Mixed feelings over marathon move
It did not seem too much of an inconvenience yesterday, a two-hour delay at Malpensa Airport in Milan. Nor was the nine-hour flight too uncomfortable. Raffaella Romazzotti was excited, headed to New York to run her first marathon.
Shortly after she landed, she received a startling text message. The marathon had been canceled.
"I'm very angry," said Romazzotti (34), an accountant who spent about $2,500 to travel to the race. "If Bloomberg decided to cancel, why couldn't he do that before?" she added, referring to Mayor Michael Bloomberg.
"I know there is a big problem with Sandy, but not now."
Tens of thousands of runners found themselves in the same predicament, flying from Italy and France and Brazil and every state in the United States. Many of them spent thousands of dollars, only to learn that they would not be running 26.2 miles tomorrow as opposition continued to mount against putting on the race when so many were recovering from a devastating storm.
The responses from the runners ranged from anger to disappointment to understanding to relief to disbelief.
"It's a shock," said Joel Caballero, 37, of Mexico City, who was checking into his Midtown hotel yesterday evening, having learned only minutes earlier that there would be no marathon. He and his wife, Alex, had spent about $7,000 for the trip.
"I can't believe it. I'm mad, sad, disappointed. I want to cry."
About 14 months ago, Jon Kerwin's first half-marathon was cancelled because of Hurricane Irene. Kerwin (26) of Brooklyn, trained for the past five months for tomorrow's marathon, now washed away by Sandy.
"It is depressing because you put so much into it," Kerwin said, noting that he had raised $3,000 for charity and endured a rigorous fitness and dietary plan to get himself to race day. He even ran 15 miles Thursday as he hit the final stretch of his training.
But there is a silver lining to the cancellation, said Kerwin, who was at the gym when he heard the news.
"It relieves me of a moral issue," he said. Without any plans for the day, Kerwin said he had already reached out to organisers to find out if he could volunteer.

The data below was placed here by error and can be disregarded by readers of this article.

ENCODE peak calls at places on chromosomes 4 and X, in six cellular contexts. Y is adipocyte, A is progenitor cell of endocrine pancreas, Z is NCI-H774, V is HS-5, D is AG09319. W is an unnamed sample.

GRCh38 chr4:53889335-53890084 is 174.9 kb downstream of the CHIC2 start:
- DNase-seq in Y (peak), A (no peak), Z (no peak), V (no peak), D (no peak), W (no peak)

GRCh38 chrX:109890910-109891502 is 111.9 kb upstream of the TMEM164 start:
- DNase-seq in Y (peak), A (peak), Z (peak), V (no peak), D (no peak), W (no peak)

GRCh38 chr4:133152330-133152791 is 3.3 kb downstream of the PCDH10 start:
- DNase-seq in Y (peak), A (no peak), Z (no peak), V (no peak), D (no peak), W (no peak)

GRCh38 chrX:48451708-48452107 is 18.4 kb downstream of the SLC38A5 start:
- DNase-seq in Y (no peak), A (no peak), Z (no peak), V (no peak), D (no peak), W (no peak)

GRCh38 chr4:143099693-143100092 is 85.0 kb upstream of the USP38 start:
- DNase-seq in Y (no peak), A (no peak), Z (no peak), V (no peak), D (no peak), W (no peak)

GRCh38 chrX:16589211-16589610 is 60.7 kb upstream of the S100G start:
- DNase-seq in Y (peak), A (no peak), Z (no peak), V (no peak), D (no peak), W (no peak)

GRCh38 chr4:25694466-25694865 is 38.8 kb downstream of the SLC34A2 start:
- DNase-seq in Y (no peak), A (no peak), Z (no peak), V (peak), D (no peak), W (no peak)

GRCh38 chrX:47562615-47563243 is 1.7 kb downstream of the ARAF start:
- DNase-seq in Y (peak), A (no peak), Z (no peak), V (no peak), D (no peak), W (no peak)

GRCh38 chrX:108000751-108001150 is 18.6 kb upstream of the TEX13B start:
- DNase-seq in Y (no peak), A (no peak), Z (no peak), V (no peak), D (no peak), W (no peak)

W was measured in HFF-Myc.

"I'm in shape and I'm more than capable of helping other people," he said. "It would be a waste to spend that day sitting at home."
Fabienne Bruneau, a 25-year-old in Murray Hill, raised more than $10,000 for the Crohn's and Colitis Foundation of America for the marathon and said she did not want to let her supporters down by not completing the race, but she said she understood the decision made by the organizers.
Bruneau had not had power since Monday evening, shuttling between coffee shops to charge her phone and laptop, frequenting a gym outside her neighbourhood to stay on her training plan and cooking pasta by candlelight in the days leading up to the race.
"I do think that New Yorkers spoke up and they were listening to the people of New York," Bruneau said. "With the threat of protesters, I'm sure there were concerns about runner safety and I felt uncomfortable with the idea of less police and more people up in arms."
Eileen Vega-Lamboy, a marathoner from West New York, NJ, and a member of New York Road Runners, said she was planning to run in the race with three members of her family. But after Hurricane Sandy hit and opposition to the event swelled, Vega-Lamboy and her group launched a Facebook group to encourage runners to forgo the race and instead do volunteer work in the hardest-hit areas this weekend.
"We're very happy with the decision," Vega-Lamboy said. "We still plan to volunteer on Sunday and help out. We're happy to have it be a day of volunteering and we have people who agreed to donate meals."
Eline Oidvin (35) from the rural town of Tau, Norway, came to New York hoping to finish her second marathon. It was a tremendous burden. Visually impaired, she needed a guide to train for many months and a guide to accompany her to New York.
Oidvin, a physical therapist with two children, used her savings and donations from her family, spending about $7,500 to fly to New York and pay for hotels and other expenses.
"It's not a problem for me to understand why they are cancelling it," she said in her Midtown hotel after hearing about the cancellation. "I more than understand for the people who have lost their homes, but they should have told us sooner."
Joel Hegardt (50) of Gothenburg, Sweden, spent more than $5,000 travelling to New York, but said he understood when the race was cancelled.
Last night, he and friends were scrambling trying to organize an unofficial race that could be the New York Aid Marathon, where runners could donate $100 each to the city's recovery effort.
"We've all spent a lot of money to get here," Hegardt said. "We can spend a little more to help the people who are suffering."
New York Times